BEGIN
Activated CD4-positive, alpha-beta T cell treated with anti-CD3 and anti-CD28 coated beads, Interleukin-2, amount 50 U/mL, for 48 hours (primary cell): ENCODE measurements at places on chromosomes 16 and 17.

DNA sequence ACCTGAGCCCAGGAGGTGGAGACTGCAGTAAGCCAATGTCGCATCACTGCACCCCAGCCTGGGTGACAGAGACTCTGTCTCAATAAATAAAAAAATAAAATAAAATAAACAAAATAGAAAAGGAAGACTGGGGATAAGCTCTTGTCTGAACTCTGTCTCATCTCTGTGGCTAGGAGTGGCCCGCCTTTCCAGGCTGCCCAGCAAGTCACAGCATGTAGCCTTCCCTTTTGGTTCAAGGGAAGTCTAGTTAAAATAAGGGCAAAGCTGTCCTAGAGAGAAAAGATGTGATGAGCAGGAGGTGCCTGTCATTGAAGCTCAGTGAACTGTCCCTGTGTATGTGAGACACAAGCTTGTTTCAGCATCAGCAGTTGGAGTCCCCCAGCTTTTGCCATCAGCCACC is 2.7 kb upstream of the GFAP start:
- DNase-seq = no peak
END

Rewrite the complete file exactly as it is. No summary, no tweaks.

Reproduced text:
Activated CD4-positive, alpha-beta T cell treated with anti-CD3 and anti-CD28 coated beads, Interleukin-2, amount 50 U/mL, for 48 hours (primary cell): ENCODE measurements at places on chromosomes 16 and 17.

DNA sequence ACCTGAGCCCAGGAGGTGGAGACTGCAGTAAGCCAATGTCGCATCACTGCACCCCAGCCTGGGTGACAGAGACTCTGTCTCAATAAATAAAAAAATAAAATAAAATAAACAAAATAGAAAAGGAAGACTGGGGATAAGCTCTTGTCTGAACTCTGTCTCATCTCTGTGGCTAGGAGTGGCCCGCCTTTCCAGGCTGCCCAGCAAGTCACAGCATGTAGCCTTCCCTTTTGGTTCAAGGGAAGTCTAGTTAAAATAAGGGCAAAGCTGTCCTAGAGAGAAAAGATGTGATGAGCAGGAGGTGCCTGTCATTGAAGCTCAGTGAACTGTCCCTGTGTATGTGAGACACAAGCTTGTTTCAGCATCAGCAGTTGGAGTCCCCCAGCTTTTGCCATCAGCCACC is 2.7 kb upstream of the GFAP start:
- DNase-seq = no peak